Mötley Crüe / Alice Cooper

LA’s rock legends go out with a bang

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Whether you regard Mötley Crüe’s decision to call it quits as a tragedy for rock’n’roll or a blessed relief, there is no denying that they have orchestrated a spectacular exit that reaffirms the LA legends’ status as one of our world’s most uncomplicated pleasures.

Bringing ALICE COOPER [9] along for this final ride makes perfect sense too, although in light of the gloriously preposterous and anthem-packed display the old ghoul puts on tonight, it’s a decision that leaves the headliners with very little room for fuck-ups. Alice is a master of these occasions, with as many timeless classics up his sleeve as there are schlock rock props and goofy bit-part players littering the stage. Whether having his head cut off, gibbering in a straitjacket or simply prowling the boards like the creepy uncle of your worst nightmares, Coop is so dizzyingly entertaining that the final, riotous School’s Out feels like the last roar of a headline set, rather than just a world-class hors d’oeuvre.

(Image credit: John McMurtrie)

Realistically, MÖTLEY CRÜE [8] were always going to bring their A-game to Wembley. Despite the fact that they haven’t made an album worth a damn since 1990, there is such affection for the men that best encapsulated the Sunset Strip hair metal ethos that they could probably have been a pitiful shambles and the crowd would still have gone berserk. As it is, this is as slick and fiery as the quartet have ever been, guitarist Mick Mars defying his shuffling gait with a surprisingly visceral display of riffing and wild solos and Nikki Sixx marshalling the stage with the haughty charisma of a man with nothing to prove. Vince Neil is still a shambles, of course, and he chucks lyrics away like condom wrappers, dodging high notes and visibly flagging towards the end of the set.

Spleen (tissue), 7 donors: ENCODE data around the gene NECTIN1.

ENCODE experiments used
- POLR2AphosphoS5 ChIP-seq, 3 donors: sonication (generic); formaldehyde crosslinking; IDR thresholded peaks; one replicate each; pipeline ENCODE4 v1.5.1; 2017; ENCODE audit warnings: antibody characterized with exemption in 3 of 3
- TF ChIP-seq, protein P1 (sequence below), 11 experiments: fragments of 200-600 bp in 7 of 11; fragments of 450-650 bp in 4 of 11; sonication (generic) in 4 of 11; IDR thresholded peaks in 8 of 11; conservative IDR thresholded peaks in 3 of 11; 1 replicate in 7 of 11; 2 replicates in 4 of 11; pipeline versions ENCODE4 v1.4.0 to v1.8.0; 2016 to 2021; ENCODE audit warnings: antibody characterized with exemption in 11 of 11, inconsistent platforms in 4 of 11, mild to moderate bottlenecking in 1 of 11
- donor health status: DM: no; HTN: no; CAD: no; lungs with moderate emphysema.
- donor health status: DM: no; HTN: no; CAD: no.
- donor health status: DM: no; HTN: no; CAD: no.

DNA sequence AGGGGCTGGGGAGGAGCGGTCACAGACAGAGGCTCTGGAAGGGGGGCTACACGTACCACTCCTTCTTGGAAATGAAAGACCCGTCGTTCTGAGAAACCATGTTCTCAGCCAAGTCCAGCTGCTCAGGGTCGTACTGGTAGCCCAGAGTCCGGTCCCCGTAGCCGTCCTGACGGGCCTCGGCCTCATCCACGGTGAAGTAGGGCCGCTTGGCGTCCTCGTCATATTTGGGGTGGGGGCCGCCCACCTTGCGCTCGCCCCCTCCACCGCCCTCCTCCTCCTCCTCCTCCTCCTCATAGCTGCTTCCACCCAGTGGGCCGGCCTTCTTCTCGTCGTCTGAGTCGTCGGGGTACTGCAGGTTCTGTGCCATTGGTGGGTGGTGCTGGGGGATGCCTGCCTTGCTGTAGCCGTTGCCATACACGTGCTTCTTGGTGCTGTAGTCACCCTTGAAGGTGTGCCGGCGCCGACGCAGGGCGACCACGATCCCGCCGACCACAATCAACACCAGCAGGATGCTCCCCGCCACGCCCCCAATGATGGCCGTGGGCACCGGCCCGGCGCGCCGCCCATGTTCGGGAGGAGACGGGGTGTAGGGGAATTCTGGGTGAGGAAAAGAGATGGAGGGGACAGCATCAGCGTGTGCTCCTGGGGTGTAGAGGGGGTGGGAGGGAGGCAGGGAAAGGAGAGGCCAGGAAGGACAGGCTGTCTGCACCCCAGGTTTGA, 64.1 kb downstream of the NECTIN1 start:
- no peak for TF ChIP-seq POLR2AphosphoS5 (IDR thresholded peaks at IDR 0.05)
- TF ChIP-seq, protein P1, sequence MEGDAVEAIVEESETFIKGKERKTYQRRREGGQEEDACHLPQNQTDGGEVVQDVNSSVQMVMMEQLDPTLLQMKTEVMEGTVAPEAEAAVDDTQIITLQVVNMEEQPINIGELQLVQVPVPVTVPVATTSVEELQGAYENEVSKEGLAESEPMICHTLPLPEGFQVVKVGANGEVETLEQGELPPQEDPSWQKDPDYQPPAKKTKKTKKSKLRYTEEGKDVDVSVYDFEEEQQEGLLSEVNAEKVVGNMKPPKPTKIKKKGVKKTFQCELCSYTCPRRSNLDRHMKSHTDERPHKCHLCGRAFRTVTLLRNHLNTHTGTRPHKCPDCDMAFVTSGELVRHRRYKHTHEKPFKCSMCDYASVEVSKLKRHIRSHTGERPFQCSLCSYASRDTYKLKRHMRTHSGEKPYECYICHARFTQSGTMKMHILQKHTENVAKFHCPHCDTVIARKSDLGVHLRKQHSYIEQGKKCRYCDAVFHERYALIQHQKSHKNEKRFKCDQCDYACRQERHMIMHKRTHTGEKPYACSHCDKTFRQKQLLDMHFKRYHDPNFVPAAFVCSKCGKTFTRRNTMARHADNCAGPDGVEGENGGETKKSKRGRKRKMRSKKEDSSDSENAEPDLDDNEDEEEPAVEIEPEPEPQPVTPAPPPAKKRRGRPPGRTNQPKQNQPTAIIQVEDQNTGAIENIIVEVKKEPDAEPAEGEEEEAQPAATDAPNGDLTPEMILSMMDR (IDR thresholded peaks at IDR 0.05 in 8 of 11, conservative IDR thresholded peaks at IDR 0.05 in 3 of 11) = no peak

But none of that matters, not least because most people’s main memory of this gig will be Tommy Lee’s utterly ridiculous, all-drumming’n’whooping rollercoaster ride from stage to sound desk: a sight so gloriously daft and extravagant that it even blots out the memory of Nikki’s earnest but oddly meaningless mid-set anecdote about his grandfather’s pocketknife. Erm, whatever. But as farewell parties go, this is still brilliant. From Girls, Girls, Girls to Kickstart My Heart, the Crüe go out with a bang and we may never see their like again.

Dom Lawson

Dom Lawson has been writing for Metal Hammer and Prog for over 14 years and is extremely fond of heavy metal, progressive rock, coffee and snooker. He also contributes to The Guardian, Classic Rock, Bravewords and Blabbermouth and has previously written for Kerrang! magazine in the mid-2000s.